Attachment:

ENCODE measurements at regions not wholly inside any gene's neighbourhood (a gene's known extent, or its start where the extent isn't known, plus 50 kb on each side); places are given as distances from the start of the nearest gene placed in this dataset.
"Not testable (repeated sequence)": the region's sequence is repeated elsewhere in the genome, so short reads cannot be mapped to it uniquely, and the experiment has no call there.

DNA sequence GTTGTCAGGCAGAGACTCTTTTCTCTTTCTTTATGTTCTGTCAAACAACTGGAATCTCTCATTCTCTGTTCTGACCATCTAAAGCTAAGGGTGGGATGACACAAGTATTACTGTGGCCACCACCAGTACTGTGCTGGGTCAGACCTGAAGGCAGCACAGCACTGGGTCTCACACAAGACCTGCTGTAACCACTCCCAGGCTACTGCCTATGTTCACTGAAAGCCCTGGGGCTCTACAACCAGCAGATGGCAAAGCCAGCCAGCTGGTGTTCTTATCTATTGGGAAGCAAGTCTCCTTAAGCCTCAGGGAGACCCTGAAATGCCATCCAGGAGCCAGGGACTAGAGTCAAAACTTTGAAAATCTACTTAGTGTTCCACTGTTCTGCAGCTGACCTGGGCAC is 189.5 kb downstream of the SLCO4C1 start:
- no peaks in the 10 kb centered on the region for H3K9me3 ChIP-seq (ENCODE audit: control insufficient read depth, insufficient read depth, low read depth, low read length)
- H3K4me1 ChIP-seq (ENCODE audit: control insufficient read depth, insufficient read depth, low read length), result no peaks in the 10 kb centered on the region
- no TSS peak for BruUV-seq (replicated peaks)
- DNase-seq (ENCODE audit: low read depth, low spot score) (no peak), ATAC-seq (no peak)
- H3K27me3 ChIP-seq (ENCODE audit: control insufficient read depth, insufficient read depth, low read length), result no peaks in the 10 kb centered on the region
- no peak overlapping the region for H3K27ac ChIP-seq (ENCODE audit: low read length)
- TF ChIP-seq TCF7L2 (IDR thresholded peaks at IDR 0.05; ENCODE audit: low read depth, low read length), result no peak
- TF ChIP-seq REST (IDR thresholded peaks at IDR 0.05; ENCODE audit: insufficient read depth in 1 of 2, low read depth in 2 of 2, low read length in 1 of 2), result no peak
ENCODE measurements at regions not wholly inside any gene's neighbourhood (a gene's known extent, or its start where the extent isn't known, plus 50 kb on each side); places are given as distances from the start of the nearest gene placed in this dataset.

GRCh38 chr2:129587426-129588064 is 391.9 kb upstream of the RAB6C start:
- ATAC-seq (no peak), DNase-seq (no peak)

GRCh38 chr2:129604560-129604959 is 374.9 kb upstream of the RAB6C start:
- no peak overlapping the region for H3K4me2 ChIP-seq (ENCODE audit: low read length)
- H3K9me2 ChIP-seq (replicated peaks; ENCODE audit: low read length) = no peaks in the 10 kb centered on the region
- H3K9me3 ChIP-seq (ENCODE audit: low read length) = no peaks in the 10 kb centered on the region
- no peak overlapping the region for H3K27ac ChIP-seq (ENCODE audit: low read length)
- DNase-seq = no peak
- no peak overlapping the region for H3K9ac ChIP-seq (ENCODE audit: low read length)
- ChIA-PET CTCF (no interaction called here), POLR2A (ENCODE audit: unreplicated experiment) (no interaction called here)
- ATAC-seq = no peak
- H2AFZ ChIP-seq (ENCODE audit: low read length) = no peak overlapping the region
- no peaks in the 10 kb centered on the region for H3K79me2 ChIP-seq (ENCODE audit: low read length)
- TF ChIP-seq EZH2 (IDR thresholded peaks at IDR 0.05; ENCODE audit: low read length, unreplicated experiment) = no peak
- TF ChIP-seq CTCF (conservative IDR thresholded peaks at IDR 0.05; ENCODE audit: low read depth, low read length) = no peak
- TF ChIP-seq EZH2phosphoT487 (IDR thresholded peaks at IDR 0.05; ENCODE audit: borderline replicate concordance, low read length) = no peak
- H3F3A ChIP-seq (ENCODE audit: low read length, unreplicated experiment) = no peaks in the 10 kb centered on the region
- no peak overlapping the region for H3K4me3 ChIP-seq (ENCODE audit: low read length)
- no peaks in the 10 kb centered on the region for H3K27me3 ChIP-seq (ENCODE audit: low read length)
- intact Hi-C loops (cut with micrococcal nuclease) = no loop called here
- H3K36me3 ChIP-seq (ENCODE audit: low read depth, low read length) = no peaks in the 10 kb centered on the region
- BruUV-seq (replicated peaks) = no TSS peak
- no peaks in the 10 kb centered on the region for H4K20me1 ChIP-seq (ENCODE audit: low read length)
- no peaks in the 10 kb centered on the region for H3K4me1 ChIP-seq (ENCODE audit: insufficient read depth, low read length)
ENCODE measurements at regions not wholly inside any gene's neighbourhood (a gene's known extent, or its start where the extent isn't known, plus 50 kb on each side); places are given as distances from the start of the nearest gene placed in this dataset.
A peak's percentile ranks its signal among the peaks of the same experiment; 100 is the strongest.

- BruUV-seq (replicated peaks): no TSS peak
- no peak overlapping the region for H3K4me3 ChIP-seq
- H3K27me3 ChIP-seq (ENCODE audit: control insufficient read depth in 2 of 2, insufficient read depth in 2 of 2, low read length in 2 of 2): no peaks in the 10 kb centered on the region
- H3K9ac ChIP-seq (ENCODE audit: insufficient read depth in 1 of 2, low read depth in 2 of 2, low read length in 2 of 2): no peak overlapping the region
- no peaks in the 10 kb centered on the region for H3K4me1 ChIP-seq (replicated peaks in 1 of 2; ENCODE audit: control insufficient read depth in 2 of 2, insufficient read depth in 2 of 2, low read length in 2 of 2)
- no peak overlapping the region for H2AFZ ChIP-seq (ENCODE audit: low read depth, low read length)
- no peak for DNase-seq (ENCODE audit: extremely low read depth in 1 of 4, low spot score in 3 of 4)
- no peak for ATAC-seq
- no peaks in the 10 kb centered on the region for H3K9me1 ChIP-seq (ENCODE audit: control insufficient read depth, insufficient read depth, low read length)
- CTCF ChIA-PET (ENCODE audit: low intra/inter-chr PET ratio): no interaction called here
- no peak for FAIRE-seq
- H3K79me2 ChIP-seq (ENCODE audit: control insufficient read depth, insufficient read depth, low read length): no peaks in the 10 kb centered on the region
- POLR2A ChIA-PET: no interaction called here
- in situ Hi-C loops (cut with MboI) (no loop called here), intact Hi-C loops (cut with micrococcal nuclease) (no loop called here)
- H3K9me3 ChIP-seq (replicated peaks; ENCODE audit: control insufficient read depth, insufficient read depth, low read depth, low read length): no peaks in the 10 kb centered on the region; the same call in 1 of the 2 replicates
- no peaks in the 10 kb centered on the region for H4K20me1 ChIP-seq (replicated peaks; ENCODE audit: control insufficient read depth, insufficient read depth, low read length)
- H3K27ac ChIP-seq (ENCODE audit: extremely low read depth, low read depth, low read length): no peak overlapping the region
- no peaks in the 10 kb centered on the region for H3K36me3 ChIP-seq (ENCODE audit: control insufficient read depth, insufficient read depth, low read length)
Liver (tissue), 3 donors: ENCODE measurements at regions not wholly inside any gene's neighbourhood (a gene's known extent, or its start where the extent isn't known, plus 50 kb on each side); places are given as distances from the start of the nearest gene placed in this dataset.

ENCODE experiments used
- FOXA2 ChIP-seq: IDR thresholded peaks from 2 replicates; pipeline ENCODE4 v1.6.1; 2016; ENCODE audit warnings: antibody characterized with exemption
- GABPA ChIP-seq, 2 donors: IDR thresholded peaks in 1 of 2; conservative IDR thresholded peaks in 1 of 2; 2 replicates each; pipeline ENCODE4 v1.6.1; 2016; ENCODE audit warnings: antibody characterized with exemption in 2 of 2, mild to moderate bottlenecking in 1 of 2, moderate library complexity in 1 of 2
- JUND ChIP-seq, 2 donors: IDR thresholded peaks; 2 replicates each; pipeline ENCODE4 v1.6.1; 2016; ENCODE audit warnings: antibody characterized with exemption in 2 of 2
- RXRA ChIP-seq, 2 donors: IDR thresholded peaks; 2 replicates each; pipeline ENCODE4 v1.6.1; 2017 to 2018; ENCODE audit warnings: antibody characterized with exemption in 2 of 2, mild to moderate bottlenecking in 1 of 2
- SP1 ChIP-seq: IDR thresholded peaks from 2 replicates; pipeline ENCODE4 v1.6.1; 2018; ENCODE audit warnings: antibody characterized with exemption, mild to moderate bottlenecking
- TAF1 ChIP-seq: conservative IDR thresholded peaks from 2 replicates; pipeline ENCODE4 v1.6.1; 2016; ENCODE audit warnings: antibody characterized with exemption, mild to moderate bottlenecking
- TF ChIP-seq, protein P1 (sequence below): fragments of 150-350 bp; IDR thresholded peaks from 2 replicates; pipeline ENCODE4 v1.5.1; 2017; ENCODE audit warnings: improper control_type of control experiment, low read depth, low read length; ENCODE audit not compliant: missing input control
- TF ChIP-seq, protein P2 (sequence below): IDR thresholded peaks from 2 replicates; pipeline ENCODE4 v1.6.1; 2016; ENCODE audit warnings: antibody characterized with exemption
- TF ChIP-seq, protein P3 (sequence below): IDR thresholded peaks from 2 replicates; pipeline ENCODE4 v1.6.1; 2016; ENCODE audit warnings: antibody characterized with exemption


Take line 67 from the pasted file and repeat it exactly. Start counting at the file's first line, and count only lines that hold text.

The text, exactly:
- TF ChIP-seq, protein P3 (sequence below): IDR thresholded peaks from 2 replicates; pipeline ENCODE4 v1.6.1; 2016; ENCODE audit warnings: antibody characterized with exemption